Visconti went on to testify at two trials, including the one that ended Prisco’s life on the street by convicting him of murder, racketeering, and other crimes. Prisco got a life sentence and died in Federal prison. Michael’s information also helped the Feds convict Prisco’s crew of around 15 guys. 

Honig offers some behind-the-scenes regarding Visconti's sentencing:
"When it came time for sentencing, I wrote the traditional cooperator sentencing letter to the judge (called the “5k letter” in the lingo). I laid out all Michael had done: the bad he did as a criminal with the Genovese Family, and the good he did as a cooperator. Consistent with common practice, I did not recommend any particular sentence. Just before the sentencing started, the judge’s clerk motioned for me to come to a small chamber, adjacent to the courtroom. Now, this was in New Jersey, so I didn’t know the judge. But the judge said to me, point blank: So what do you want me to do with this guy? I gave the standard response, at first: Well, Your Honor, it’s your sentencing, and I laid out my position in the 5k letter. The judge scoffed and said: Yeah fine, but talk to me. You want me to walk this guy or what? I thought about it for a second and said: If you’re asking, then yes, I do want to walk him. A few minutes later, the judge did just that. Michael was free, and his case was over. (I had never told Michael this story until the podcast; he was audibly moved by it.)"

"Michael enabled himself to live what turned out to be his last 15 years or so in freedom, as a family man and a thoroughly decent person."

Other quotes from Visconti courtesy of Up Against the Mob:

"Angelo, he was my captain. On a personal level, he was like a family member to me, actually. That’s what he was. He was a very, very respected person in the Genovese crime family."

Prisco, he said, was "in charge of an area for them, starting in the Bronx and then northern New Jersey. ... A lot of power always sat in Jersey. I’m talking about from not the beginning, but the ’50s. A lot of the power players were in Jersey, and that’s where they were."

"(Prisco) was a very funny guy, very charismatic, obviously a tough man. It happens in life. You really hit it off with somebody to the point where, if Angelo introduced me to somebody that wasn’t in the family, he would say, “This is my son.” He always introduced me as his kid or his boy or his guy, but it was always, “My son. You’re the son I never had.” All that sort of stuff."

How many guys were in Prisco's New Jersey-based crew?

"Probably 15 or so guys that were really his core guys. He had some people in Brooklyn and in the Bronx. Yeah, at least 15 strong guys."

Where did Prisco and his crew regularly meet?

"(The) Glen Rock. We all became bowlers. We joined the bowling league. That was really good. We used to bowl. I don’t know what night of the week it was. It was very close shot for guys to come from New York to the bowling alley. As you know, a lot of that audio that you guys taped wasn’t too clear at the bowling alley."

Did Prisco pick a bowling alley on purpose in case someone was wired? The ambient noise could render recorded audio useless, or at least difficult to listen to. Colombo powerhouse Thomas (Tommy Shots) Gioeli had his murderous crew meet in a bowling alley on Long Island for this express reason. As we previously noted, Tommy Shots used the County Line Bowling Center near his Farmingdale residence as his headquarters. "The noisy place, replete with the explosive crack of bowling balls smacking into pins, blended with screaming children and laughing adults, was perfect, Tommy Shots thought. What better natural buffers were there for his conversations with his crew."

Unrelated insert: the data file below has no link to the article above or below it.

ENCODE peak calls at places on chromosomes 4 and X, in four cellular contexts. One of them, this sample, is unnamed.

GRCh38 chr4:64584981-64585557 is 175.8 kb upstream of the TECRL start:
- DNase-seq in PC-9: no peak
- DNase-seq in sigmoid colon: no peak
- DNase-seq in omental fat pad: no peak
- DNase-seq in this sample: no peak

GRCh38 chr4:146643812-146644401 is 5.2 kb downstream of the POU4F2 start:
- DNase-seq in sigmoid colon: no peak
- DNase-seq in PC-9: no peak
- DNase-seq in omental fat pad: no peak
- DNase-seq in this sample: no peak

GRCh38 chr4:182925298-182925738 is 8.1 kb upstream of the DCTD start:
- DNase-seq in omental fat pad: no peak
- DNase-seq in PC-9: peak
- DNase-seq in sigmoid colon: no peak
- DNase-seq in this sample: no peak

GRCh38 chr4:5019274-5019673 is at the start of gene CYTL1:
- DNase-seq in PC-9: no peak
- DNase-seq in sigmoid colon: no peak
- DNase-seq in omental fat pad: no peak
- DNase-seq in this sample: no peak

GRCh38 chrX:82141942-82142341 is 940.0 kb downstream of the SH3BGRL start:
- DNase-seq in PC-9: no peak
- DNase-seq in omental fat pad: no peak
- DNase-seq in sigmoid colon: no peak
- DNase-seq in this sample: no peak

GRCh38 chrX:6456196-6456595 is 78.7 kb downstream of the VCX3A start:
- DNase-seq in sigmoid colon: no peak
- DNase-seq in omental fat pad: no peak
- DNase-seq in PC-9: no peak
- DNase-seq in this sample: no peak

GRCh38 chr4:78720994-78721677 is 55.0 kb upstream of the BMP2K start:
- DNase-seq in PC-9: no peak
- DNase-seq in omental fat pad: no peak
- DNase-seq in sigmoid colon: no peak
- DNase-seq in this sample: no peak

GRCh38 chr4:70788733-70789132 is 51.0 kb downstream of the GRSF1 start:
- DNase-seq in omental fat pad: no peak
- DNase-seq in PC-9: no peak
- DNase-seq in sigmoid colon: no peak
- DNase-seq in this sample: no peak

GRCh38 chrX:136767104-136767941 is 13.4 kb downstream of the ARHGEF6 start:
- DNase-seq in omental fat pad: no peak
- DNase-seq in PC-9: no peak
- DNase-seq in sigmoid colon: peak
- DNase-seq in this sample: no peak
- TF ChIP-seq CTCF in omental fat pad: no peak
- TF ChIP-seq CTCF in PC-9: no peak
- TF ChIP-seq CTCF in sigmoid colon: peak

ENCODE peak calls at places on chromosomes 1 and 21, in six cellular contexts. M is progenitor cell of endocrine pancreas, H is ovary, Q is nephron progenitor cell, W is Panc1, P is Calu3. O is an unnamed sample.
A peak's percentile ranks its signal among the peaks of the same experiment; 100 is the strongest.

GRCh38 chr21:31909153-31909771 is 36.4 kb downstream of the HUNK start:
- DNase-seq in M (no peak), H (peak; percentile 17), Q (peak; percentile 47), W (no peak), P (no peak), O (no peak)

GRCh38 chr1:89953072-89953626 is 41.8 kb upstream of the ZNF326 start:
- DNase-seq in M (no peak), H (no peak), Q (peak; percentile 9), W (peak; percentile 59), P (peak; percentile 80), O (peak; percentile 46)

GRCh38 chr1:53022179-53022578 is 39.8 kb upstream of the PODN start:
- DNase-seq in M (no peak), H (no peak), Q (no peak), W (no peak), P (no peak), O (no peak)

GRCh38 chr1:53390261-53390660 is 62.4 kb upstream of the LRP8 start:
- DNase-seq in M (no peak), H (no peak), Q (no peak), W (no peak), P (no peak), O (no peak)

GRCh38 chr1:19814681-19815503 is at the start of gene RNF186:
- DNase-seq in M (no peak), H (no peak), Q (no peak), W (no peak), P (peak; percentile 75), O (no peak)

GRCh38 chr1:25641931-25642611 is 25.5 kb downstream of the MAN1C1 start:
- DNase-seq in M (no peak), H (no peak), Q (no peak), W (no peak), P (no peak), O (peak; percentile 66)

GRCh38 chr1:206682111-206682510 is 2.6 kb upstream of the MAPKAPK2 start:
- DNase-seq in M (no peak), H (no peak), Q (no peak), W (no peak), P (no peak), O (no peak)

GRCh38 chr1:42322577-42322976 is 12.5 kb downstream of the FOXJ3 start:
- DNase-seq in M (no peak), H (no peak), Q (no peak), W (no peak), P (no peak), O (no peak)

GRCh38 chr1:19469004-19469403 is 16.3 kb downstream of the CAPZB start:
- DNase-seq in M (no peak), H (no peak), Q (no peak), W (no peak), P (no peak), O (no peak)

But Visconti believed the bowling alley choice wasn't deliberate, saying "No, he wasn’t that smart, Angelo, I don’t think. He liked to bowl. What was funny about this is I’m a very competitive guy, and I ended up bowling a 298 or 299 or something. I actually got very good at this sport. It was funny, because they all sucked. I got a lot of stories for that one, too. One time, we were bowling against a team, and Angelo had some underlying problems medically. He was a diabetic, and he didn’t take care of himself. He ate the wrong stuff, he was overweight. He would bowl. He was a left-handed bowler. Not that it means anything. But he always sat on a chair backwards. He always leaned his torso and elbows on the back of the chair. He was doing that, and we were bowling against another team. The guy was trying to get around him and told Angelo, “Hey, bro, sit right or move.”

"We all reacted pretty quickly, and the guy shit his pants. They didn’t know. They had no idea. Obviously, they knew afterwards. They probably can’t believe they escaped that one. It was funny stories like that."

Angelo Prisco rose from low level gangbanger to capo of the Genovese crime family.
From drug dealer to boss of the NJ waterfront: Genovese capo Angelo Prisco.

"A lot of people that worked at the bowling alley knew because of the people that would come there. We had everybody coming there, from Pepe LaScala, Robert Milano, Fat Charlie Salzano. Everybody came there. You know what I mean? They all knew. Even Mike the Nose (aka Michael Mancuso), Vinny Gorgeous, they were all there.

Vinny B and others would drive into New Jersey.

"Yeah, to see me. I was this conduit, because when we were taking care of the San Gennaro Feast, I was the bagman for the Genovese crime family. I was helping lay out the garbage with Vinny and even Mike the Nose. Mike’s the acting boss now. But these are the guys that we were with every day."

Mikey Nose is actually the Bonanno family's reputed official boss today. Mancuso was released from prison in 2019 on three years of supervised release after serving a 15-year bid for the 2004 gangland murder of associate Randolph (Randy) Pizzolo.Last year, Mancuso was charged with parole violations after he was spotted meeting with several defendants in the ongoing case against the Colombos.

For lots more on Visconti, including the chance to hear his voice, check out Elie Honig's excellent Up Against the Mob.